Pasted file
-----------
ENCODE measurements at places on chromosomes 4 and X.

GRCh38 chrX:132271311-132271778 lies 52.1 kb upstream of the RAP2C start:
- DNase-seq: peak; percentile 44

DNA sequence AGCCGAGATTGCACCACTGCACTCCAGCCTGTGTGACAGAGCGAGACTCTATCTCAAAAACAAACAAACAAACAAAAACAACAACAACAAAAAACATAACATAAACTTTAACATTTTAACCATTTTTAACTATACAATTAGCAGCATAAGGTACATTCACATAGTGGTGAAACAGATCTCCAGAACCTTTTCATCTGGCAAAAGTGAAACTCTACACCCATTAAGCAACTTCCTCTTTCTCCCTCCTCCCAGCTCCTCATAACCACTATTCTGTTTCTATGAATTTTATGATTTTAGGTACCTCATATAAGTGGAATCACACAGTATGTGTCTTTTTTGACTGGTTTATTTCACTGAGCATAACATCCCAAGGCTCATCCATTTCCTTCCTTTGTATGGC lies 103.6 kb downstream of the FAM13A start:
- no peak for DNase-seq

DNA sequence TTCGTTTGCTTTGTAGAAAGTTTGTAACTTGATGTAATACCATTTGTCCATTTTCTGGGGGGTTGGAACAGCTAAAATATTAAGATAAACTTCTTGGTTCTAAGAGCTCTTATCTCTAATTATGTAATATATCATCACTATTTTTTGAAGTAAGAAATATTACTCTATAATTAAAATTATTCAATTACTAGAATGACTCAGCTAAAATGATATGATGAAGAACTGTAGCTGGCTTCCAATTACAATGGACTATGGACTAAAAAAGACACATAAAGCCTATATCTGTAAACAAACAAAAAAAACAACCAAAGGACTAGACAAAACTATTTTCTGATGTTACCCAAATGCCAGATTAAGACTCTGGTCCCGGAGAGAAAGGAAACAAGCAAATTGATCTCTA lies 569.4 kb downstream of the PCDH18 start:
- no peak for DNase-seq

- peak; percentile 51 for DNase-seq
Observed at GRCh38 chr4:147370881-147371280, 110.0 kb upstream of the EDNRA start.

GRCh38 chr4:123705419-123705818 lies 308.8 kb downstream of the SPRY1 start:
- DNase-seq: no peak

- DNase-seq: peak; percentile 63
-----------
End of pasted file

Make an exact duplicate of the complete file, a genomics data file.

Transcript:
ENCODE measurements at places on chromosomes 4 and X.

GRCh38 chrX:132271311-132271778 lies 52.1 kb upstream of the RAP2C start:
- DNase-seq: peak; percentile 44

DNA sequence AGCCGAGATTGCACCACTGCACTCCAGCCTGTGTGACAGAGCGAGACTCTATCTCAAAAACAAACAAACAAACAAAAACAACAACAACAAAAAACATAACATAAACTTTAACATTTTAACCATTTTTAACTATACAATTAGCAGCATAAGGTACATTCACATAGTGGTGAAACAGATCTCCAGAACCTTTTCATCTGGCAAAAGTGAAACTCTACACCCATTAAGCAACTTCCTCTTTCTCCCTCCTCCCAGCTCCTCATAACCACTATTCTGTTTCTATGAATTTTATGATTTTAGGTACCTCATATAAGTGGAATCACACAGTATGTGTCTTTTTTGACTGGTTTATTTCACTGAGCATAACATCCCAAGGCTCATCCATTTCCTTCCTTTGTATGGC lies 103.6 kb downstream of the FAM13A start:
- no peak for DNase-seq

DNA sequence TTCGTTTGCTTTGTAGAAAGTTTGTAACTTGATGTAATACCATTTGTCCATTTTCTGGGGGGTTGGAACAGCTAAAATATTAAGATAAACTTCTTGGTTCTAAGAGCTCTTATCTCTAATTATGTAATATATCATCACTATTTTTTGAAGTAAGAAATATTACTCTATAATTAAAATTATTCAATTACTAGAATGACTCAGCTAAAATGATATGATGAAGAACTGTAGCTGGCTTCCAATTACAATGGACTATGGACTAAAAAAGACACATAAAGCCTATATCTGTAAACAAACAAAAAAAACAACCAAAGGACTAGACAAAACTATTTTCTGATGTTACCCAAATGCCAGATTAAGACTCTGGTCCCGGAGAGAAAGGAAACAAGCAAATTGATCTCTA lies 569.4 kb downstream of the PCDH18 start:
- no peak for DNase-seq

- peak; percentile 51 for DNase-seq
Observed at GRCh38 chr4:147370881-147371280, 110.0 kb upstream of the EDNRA start.

GRCh38 chr4:123705419-123705818 lies 308.8 kb downstream of the SPRY1 start:
- DNase-seq: no peak

- DNase-seq: peak; percentile 63